FAQ
I have an account on a hosting service that
runs FreeBSD and Qmail. They do not have Mailman
installed. However, they do have Apache and Python
installed. I can also compile sources using GNU C.

The Mailman installation directions suggest that I need root
privileges for some initial setup, but I'm just wondering
if it's possible to do it without root privileges since
I'm just using it with my account.

Thanks!

FB

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  • Jon Carnes at Aug 7, 2002 at 7:32 pm
    No. You need root.

    You can get by without root to simply install the files/applications (in
    your home area - the apps would run as you instead of the user "mailman"),
    but you need to have root access to modify the system's mail aliases file so
    that mail actually makes it to your lists - and to modify the webserver's
    config file so that the Mailman CGI area is setup properly.

    Jon Carnes

    -----Original Message-----
    From: Fred B [mailto:fredb86 at hotmail.com]
    Sent: Wednesday, August 07, 2002 2:38 PM
    To: mailman-users at python.org
    Subject: [Mailman-Users] Installing Mailman without root privileges?



    I have an account on a hosting service that
    runs FreeBSD and Qmail. They do not have Mailman
    installed. However, they do have Apache and Python
    installed. I can also compile sources using GNU C.

    The Mailman installation directions suggest that I need root
    privileges for some initial setup, but I'm just wondering
    if it's possible to do it without root privileges since
    I'm just using it with my account.

    Thanks!

    FB

    _________________________________________________________________
    Join the world?s largest e-mail service with MSN Hotmail.
    http://www.hotmail.com


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  • Bob Weissman at Aug 8, 2002 at 3:03 am

    At 12:32 PM 8/7/02, Jon Carnes wrote:
    No. You need root.
    Not exactly. I have successfully installed Mailman 2.0.x without root privileges.
    You can get by without root to simply install the files/applications (in
    your home area - the apps would run as you instead of the user "mailman"),
    but you need to have root access to modify the system's mail aliases file so
    that mail actually makes it to your lists - and to modify the webserver's
    config file so that the Mailman CGI area is setup properly.
    Jon Carnes
    This is all true and correct. But it doesn't imply you need root. My ISP (Interland) provides enough Unix-group-type privileges that I can accomplish everything I need without root. I.e., I can edit /etc/mail/aliases and the Apache *.conf files without being root.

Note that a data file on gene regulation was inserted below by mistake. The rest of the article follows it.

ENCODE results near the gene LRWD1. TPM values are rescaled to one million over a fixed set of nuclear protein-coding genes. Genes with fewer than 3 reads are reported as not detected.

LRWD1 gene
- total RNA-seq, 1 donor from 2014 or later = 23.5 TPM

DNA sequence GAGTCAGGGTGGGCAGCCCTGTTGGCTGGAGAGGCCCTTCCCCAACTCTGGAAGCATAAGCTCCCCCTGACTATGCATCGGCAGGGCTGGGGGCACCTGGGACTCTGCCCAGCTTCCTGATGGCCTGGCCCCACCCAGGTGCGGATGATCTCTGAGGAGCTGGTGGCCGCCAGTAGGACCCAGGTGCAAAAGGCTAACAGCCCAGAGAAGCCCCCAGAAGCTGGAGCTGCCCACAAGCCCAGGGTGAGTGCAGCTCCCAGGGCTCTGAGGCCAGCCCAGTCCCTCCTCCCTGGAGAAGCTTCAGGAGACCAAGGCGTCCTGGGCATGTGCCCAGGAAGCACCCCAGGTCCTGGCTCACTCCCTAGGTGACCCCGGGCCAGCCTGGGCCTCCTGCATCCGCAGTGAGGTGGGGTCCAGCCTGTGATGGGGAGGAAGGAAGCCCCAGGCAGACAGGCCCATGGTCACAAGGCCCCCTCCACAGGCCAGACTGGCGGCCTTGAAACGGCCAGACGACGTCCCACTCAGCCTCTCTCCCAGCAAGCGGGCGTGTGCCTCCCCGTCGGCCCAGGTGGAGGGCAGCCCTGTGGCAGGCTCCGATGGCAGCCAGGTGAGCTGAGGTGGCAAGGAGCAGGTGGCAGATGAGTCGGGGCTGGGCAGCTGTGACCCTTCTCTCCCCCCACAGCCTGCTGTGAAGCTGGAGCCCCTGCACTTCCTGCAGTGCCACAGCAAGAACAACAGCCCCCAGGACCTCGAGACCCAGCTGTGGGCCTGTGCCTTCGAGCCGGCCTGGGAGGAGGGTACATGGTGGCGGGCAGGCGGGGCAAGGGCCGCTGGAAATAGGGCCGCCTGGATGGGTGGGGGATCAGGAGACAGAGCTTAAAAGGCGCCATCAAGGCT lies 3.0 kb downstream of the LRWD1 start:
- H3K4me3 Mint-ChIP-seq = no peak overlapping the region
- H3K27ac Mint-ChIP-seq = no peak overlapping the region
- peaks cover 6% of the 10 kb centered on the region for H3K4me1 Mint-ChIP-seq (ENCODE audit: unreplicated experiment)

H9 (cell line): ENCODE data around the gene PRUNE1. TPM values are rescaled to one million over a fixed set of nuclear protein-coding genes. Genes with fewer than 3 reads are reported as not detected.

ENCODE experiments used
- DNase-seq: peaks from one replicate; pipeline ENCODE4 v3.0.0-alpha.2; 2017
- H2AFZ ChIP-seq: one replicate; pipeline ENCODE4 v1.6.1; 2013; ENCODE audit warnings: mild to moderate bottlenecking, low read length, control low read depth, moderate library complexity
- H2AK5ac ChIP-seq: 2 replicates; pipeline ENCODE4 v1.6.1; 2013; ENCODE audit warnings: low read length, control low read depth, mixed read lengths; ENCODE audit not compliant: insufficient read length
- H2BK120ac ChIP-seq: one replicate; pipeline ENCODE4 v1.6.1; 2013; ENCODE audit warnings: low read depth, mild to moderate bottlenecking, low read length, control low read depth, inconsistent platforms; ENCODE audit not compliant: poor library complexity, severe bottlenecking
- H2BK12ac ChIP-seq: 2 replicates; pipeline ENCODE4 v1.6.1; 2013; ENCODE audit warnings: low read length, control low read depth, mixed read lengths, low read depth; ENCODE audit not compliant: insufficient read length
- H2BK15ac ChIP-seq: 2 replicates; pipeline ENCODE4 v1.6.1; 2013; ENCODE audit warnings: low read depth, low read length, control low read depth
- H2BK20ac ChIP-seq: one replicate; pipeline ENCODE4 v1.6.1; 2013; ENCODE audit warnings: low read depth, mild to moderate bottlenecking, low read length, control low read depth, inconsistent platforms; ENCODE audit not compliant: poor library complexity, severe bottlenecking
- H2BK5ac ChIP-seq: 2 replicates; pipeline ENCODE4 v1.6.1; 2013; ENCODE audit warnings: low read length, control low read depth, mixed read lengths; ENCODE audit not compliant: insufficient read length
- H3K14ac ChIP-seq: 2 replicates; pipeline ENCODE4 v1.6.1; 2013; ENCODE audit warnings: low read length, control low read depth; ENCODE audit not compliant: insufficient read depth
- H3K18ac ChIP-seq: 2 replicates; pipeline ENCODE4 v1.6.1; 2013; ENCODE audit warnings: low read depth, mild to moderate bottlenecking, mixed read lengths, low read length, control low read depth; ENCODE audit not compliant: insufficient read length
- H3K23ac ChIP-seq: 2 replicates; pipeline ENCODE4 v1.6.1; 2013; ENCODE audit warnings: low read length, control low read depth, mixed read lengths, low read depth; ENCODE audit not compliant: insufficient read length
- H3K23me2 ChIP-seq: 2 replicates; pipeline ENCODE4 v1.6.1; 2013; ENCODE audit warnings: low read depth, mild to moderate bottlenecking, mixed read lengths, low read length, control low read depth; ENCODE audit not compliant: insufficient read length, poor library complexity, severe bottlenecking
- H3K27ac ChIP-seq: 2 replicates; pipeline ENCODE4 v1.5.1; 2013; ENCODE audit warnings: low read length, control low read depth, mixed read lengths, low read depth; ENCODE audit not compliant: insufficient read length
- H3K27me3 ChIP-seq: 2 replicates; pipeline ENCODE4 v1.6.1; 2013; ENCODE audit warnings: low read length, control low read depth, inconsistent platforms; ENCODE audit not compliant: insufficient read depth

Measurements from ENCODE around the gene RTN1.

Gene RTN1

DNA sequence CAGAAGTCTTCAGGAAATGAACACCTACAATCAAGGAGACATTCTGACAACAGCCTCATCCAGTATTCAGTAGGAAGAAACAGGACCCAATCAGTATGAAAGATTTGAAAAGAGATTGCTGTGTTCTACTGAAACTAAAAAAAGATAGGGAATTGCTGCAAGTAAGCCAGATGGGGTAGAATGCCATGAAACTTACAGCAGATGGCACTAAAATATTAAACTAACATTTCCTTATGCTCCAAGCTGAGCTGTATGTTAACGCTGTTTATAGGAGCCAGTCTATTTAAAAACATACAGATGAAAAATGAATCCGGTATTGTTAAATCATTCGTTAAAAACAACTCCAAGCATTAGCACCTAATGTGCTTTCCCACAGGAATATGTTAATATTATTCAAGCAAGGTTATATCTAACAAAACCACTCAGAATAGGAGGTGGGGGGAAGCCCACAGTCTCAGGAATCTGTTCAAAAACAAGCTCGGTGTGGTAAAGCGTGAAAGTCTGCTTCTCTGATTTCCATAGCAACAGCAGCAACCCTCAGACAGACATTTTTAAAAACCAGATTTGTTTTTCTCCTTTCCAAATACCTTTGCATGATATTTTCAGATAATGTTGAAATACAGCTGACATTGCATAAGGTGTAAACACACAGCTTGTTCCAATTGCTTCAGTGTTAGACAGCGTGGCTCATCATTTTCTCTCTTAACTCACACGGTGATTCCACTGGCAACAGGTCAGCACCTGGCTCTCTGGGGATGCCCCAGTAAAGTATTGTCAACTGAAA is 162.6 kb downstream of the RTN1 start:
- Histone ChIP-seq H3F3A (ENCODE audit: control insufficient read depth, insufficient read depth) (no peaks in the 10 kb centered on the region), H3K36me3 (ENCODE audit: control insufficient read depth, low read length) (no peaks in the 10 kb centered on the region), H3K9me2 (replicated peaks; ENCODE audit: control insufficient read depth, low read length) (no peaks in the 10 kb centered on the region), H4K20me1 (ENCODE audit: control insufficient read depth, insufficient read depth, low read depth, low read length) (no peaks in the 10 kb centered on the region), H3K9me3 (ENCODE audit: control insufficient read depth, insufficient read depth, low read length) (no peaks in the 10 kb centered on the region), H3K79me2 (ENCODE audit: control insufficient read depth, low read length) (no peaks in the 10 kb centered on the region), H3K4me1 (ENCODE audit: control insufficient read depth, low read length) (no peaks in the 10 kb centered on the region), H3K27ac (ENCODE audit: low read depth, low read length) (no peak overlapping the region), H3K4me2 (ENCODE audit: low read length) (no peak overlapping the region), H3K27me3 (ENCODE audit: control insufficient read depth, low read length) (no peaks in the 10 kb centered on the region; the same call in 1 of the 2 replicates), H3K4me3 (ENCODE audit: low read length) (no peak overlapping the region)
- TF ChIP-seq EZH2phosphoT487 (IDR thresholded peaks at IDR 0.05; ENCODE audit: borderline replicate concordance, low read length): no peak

Of course, this requires an enlightened ISP which can provide you with just enough rope not to hang yourself.

    - Bob
  • Tom Whiting at Aug 8, 2002 at 4:26 am

    Of course, this requires an enlightened ISP which can provide you with just
    enough rope not to hang yourself.
    Or an ISP with no clue.
    that's all well and good, until you run into the individuals that will abuse
    that power and priviledge to do so, and corrupt quite a few things. I've seen
    it done more than once, but that's beyond the point of the discussion.

    In short:
    You need ROOT access (generally) to modify things such as cgi aliases,
    pointing directly to your list.

    You need ROOT access to create the mailman user (though this CAN be done as
    your regular user I believe... It's just not a good idea).

    You need ROOT access to create the aliases for mailman.

    You need ROOT access to restart apache so that your cgi-bin aliases will work
  • Bob Weissman at Aug 8, 2002 at 4:45 pm

    At 09:26 PM 8/7/02, Tom Whiting wrote:
    You need ROOT access (generally) to modify things such as cgi aliases,
    pointing directly to your list.
    No you don't, you just need write access to the configuration files.
    You need ROOT access to create the mailman user (though this CAN be done as
    your regular user I believe... It's just not a good idea).
    No you don't, you just need an appropriate interface which uses root behind the scenes.
    You need ROOT access to create the aliases for mailman.
    No you don't, you just need write access to the aliases file and execute access to newaliases or a similar program, which can be setuid root.
    You need ROOT access to restart apache so that your cgi-bin aliases will work
    No you don't, you just need execute access to the apacherestart or apachectl program, which can be setuid root.

    I don't want to seem overly pedantic. But all of this is possible depending on your ISP. My ISP charges extra for root access, so I don't have it. But I have enough privileges so that I can fully administer Mailman without ever needing root.

    - Bob
  • Tom Whiting at Aug 8, 2002 at 12:53 am
    Anytime you have to add a user, you need to have root access.
    Anytime you modify mail settings (aliases, filters, etc), you need to have
    root access.
    Any time you have to modify http settings, you need to have root access
    In short, yes, you need root access to install Mailman

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postedAug 7, '02 at 6:37p
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